The case of an Ontario man who allegedly earned hundreds of thousands of dollars by peddling massive troves of personal information obtained on the so-called dark web is a sobering reminder of the scale of online threats Canadians face every day.

The RCMP arrested a suspect, Jordan Evan Bloom of Thornhill, Ont., on Monday. The 27-year-old is charged with offences including trafficking in identity information, unauthorized use of a computer, mischief with data and possession of property obtained by crime.

None of the charges against him have been proven in court.

“We tend to assume that cybercrime is exclusively global, that it comes from some exotic locale. When in fact, the perpetrators could be someone whose path we’ve crossed this morning,” technology analyst Carmi Levi told “Thornhill is as Canadian suburb as it gets. Sadly, it looks like cybercrime has come home.”

Levi offered some simple tips that anyone can use to make your information a more difficult target for hackers.

Look for a lock icon and “https”

Scanning your browser’s address bar takes about two seconds. It’s a momentary chore that could save you from falling victim to a scam.

There are two important things to look for, especially if you are entering sensitive information like a credit card number. You want the web address to begin with “https,” not “http.” The “s” stands for “secure.” Never mind what the rest means.

The second thing to look for is a lock icon.

“If that lock icon is not there, or if it shows the lock is unlocked, then you should not share any information because it is not encrypted and is not secured,” Levi said.

Look before you link

Hold your mouse over a link before you click to make sure it will take you where you expect to go.

“It may look like you are clicking a link to the Hudson’s Bay site, for example, but if you look at the link when you hover over it, it might say ‘’ That’s when alarm bells should go off,” Levi said.

Rogue links, he explains, can lead to a “drive-by attack.” It’s an unexpected trip to a site infected with malware, malicious software that infects your computer.

“What happens after that is anybody’s guess,” Levi said. “It could be a key logger. It could be a virus. It could reach into your database and spam all your friends. It could even install bitcoin mining software, which will sap all of your device’s energy.”

Rogue links may even appear to have been sent by a friend on social media platforms like Facebook. Don’t fall for cleverly worded lures like, “OMG, I found this video of you.”

Update your software

The arms race between software manufacturers and cybercriminals never ends. Having the latest version of your operating system, apps and other software is the simplest way to ensure you have the latest countermeasures to defeat the newest threats.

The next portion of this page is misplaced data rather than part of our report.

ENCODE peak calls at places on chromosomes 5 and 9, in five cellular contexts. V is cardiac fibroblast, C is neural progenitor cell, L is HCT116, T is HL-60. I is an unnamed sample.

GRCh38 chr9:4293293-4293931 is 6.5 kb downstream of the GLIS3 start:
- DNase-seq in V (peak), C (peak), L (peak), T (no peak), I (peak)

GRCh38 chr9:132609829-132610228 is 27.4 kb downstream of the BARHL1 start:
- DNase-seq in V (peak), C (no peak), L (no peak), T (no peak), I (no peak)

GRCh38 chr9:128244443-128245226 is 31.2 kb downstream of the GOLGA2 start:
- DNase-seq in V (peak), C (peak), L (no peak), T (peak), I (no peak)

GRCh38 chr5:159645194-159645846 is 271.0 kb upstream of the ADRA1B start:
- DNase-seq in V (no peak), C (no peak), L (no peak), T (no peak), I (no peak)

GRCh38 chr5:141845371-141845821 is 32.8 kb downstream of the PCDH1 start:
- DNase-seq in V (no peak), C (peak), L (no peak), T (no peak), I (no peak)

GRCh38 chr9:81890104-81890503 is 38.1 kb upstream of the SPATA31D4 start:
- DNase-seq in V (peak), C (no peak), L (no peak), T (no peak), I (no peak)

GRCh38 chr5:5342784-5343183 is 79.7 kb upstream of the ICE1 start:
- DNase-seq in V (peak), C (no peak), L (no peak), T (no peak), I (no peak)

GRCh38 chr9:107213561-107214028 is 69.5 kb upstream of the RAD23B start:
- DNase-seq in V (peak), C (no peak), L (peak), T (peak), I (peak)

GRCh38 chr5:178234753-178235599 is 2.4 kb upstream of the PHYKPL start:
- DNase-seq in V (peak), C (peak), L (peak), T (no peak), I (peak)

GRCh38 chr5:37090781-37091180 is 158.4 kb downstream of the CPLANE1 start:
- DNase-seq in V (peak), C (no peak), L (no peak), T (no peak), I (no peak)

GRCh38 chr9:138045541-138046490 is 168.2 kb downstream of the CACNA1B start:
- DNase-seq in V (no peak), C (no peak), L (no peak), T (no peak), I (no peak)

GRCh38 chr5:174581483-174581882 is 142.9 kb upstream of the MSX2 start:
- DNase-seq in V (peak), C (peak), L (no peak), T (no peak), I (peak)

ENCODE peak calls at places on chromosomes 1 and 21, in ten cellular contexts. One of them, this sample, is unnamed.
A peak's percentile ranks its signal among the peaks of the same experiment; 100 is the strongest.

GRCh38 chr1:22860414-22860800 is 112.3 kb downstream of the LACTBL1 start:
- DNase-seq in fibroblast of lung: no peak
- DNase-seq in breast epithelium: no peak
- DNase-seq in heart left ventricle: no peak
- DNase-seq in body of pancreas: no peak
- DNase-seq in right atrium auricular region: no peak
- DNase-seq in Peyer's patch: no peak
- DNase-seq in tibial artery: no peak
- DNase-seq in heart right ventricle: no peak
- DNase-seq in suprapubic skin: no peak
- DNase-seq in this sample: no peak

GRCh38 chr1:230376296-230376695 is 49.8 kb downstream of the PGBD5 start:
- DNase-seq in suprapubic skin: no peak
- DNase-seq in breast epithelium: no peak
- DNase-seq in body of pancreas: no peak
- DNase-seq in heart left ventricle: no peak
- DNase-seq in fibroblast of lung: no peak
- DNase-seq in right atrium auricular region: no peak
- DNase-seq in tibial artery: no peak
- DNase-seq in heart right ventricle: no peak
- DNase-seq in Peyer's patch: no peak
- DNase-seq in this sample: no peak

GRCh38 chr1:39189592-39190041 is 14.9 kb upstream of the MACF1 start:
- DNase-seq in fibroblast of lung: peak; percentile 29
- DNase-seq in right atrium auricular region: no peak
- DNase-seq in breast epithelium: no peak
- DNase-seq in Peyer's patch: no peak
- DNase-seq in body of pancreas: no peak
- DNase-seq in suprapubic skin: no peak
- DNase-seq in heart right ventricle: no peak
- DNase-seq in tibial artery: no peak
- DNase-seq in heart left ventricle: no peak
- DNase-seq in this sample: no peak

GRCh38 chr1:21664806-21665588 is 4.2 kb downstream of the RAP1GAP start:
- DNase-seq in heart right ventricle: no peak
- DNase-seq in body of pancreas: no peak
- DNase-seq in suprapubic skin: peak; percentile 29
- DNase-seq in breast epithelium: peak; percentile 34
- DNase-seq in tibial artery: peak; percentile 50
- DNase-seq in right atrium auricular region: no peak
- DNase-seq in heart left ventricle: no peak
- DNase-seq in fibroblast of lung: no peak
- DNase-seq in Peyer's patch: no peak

Levi said he can’t overstate the importance of installing new versions as soon as they came out.

“It’s like driving a car without a seatbelt on,” he said. “Identity thieves target non-updated devices because they are an easy mark.”

Strengthen passwords and use enhanced security features

You don’t have to be a cybersecurity expert to know that more complex passwords are tougher to guess, but beyond avoiding “password123,” for example, it is also important to change them regularly and avoid using the same one for multiple accounts.

If remembering obscure phrases peppered with all kinds of symbols for each account is too challenging, password management services like LastPass and Dashlane can help. They keep track of your super-strong passwords so you don’t have to.

Change your email password if it’s been a while. But a website called “have i been pwned?” can also give you an idea on whether it’s time for a new one. Enter your email address to find out if it has been swept up in any reported breaches.

Levi also recommends using extra security add-ons when they are available. Two-factor authentication, for example, works by delivering a text message to your mobile device, or email, with an additional code after you enter your password. It’s a bit of a hassle, but Levi said it’s well worth it.

“That way, if thieves manage to guess your password, they have to go through another virtual lock to get to your account,” he said. “You’ve essentially slammed the door in their face.”

Be careful when logging onto public Wi-Fi

Nobody likes burning up data when a free connection is available, but criminals have been known to set up their own free networks in busy hubs that appear trustworthy at first glance.

“They are easily able to capture things like usernames and passwords when you use a rogue network to sign into your accounts,” Levi said.

Look for signs posted inside businesses that describe how to log onto their Wi-Fi or ask staff for help.

Levi recommends staying on your data plan if you’re doing something especially sensitive.

Be careful who you trust with personal details

Yes, it sounds painfully obvious. But people have become far too accustomed to filling out online forms that ask for your name, phone number and address. Always ask yourself why a website needs this information, and what they might do with it.

“If you don’t have valid answers, don’t share it in the first place,” Levi said. “We assume that just because a page looks like something we have filled out before, that it shouldn’t raise our alarm bells. It really should.”

Looks for a “terms of use” policy that says all the data you provide is encrypted and will not be shared.